Why does the VA deny Service Connection for Sleep Apnea? 

I spent nearly a year  researching this question before writing my book “Put it to Rest! Your VA Sleep Apnea Claim.”

VA Sleep Apnea Field Manual Paperback

Get the VA Sleep Apnea Field Manual….PAPERBACK Version!

In all that research, I found that there is one BIG reason that most veterans are denied service connection for sleep apnea – they are leaving proof of nexus and sleep apnea VA disability rating in their claims for sleep apnea up to the VA to figure out for them.

Connecting sleep apnea to military service is something that the VA will not do for you. Once you are service connected for sleep apnea, getting the proper VA rating for the impact sleep apnea is having on your life is your #1 job. Likewise, the VA is not going to search out ways to maximize your VA sleep apnea rating.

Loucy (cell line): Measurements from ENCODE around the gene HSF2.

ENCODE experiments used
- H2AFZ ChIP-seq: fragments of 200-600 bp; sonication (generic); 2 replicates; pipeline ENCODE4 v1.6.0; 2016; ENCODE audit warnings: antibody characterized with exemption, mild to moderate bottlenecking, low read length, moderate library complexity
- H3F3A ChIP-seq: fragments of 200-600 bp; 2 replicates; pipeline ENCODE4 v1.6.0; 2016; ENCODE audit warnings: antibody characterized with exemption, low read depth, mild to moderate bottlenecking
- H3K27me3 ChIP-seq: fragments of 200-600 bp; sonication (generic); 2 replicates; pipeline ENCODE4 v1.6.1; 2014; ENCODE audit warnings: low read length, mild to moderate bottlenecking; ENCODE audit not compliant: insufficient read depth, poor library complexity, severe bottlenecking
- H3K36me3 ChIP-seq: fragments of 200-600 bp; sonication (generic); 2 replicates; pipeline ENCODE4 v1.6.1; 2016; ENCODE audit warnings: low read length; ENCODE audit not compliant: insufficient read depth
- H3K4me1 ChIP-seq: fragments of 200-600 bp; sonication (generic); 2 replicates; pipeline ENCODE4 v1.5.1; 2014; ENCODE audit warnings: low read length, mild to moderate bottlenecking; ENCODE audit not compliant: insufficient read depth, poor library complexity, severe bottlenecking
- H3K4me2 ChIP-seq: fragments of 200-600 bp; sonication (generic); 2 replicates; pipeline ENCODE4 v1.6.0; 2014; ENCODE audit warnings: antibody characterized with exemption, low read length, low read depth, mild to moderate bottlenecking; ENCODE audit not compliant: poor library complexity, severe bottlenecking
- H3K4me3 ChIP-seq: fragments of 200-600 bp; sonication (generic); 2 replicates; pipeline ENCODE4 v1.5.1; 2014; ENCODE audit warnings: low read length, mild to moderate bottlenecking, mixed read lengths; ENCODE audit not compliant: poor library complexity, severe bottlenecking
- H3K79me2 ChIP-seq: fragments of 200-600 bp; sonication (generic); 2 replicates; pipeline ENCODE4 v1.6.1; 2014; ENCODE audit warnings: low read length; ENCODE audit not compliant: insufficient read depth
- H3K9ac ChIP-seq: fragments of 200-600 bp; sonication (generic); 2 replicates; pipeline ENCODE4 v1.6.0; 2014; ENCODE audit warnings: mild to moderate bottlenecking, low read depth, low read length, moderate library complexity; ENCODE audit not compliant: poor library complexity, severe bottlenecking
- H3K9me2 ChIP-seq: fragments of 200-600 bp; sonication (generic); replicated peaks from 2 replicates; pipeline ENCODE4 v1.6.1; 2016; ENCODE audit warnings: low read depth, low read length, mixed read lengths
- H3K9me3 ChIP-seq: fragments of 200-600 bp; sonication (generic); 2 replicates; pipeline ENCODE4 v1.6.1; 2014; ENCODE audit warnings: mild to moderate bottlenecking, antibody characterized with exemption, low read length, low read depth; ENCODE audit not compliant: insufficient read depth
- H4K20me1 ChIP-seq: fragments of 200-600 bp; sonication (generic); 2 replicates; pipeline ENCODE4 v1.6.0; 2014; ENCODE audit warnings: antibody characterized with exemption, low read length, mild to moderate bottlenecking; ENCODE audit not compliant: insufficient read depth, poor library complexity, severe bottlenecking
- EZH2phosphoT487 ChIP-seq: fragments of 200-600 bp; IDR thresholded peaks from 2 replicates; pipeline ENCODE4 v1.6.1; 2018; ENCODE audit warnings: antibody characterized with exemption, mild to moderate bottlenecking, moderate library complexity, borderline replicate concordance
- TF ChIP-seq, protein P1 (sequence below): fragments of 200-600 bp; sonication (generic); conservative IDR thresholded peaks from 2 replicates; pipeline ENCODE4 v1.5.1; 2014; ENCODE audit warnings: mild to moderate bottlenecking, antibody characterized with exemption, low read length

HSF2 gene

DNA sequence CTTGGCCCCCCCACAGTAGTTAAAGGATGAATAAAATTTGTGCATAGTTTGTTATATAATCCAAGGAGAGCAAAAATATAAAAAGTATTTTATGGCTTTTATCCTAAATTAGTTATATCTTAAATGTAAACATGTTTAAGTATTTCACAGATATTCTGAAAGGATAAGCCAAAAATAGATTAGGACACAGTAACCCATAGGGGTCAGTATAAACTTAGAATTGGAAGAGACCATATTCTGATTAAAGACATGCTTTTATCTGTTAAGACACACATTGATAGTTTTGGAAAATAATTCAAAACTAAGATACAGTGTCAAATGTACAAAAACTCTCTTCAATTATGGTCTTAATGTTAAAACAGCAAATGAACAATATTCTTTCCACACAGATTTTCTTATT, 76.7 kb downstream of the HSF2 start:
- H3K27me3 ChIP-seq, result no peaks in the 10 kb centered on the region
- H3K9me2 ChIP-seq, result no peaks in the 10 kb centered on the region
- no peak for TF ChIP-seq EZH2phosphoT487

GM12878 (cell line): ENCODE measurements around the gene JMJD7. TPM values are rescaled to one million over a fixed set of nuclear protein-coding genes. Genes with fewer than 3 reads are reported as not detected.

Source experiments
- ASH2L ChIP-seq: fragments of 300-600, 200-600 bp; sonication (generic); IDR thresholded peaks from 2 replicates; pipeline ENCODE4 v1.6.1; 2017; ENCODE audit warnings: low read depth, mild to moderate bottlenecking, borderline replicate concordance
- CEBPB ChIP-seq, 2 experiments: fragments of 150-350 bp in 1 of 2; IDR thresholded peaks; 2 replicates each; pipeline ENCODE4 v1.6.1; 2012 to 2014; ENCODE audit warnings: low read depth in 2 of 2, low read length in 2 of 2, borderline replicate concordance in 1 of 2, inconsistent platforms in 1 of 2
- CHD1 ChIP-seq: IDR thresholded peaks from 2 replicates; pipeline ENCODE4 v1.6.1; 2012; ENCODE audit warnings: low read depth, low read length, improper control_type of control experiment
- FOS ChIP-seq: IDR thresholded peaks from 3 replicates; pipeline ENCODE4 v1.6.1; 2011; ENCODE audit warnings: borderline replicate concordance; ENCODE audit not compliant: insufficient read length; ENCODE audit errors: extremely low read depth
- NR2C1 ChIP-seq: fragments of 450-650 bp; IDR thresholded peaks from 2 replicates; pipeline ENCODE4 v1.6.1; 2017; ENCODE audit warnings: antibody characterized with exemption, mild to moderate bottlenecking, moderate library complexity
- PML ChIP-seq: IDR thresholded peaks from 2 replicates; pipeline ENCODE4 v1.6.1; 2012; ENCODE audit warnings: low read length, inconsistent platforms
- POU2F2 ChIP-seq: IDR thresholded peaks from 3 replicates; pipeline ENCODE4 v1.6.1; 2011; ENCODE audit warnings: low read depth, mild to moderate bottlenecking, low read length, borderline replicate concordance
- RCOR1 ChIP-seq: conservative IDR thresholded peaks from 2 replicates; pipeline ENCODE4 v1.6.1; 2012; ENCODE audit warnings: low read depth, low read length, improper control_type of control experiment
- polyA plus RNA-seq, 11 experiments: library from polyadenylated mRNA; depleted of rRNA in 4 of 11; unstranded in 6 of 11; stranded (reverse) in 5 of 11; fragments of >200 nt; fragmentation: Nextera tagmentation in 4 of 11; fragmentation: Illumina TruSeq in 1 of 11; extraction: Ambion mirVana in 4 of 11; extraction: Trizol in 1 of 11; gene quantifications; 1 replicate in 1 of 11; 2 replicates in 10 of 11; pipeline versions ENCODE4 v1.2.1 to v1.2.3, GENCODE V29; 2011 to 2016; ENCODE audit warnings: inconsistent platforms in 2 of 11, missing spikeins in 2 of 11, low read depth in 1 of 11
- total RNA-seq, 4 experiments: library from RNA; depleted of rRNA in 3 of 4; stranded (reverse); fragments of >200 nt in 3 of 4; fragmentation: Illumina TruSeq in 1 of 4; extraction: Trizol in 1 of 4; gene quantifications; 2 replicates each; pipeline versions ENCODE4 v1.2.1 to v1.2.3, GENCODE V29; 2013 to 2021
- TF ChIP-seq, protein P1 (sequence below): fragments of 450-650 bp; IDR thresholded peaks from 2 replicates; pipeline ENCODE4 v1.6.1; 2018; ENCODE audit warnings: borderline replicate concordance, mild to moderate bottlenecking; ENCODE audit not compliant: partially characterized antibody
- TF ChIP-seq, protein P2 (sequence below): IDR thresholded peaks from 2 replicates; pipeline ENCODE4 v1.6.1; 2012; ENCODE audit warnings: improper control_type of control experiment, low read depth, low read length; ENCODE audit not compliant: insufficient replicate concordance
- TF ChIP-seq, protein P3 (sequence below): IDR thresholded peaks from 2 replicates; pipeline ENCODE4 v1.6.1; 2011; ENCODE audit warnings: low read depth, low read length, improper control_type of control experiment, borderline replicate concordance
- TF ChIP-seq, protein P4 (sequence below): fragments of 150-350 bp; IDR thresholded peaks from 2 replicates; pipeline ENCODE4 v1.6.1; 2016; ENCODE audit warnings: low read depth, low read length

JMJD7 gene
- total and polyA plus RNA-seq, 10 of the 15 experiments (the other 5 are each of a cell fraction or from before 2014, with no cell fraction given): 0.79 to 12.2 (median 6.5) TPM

Most veteran start out the process by looking at those sleep apnea VA disability rating criteria and say “I’ve got a CPAP…I’ve got sleep apnea…the VA should pay me 50 percent disability each month”.

It’s not that simple. I wish it was but it’s not.

You’re not going to win a VA claim just by telling the VA you’ve got sleep apnea.

You’re not going to win a VA Sleep Apnea Claim by asking the VA to connect the dots for you.

And you’re not going to get the highest sleep apnea VA disability rating simply by telling the VA you use a CPAP machine or some other breathing assistance device.

5 things you can do right now to get the highest sleep  apnea VA Disability rating.

These 3 Steps aren’t “easy” – but they are simple.  It’s precisely what I do whenever I represent a client with a sleep apnea claim.

 #1: Learn How to File Your VA Sleep Apnea Claim – the Right Way.

Any time I talk to a Veteran about their VA Sleep Apnea claim, their questions center on 2 things – what do I use to prove that my VA Sleep Apnea is service connected, and how do I get the VA to move quicker?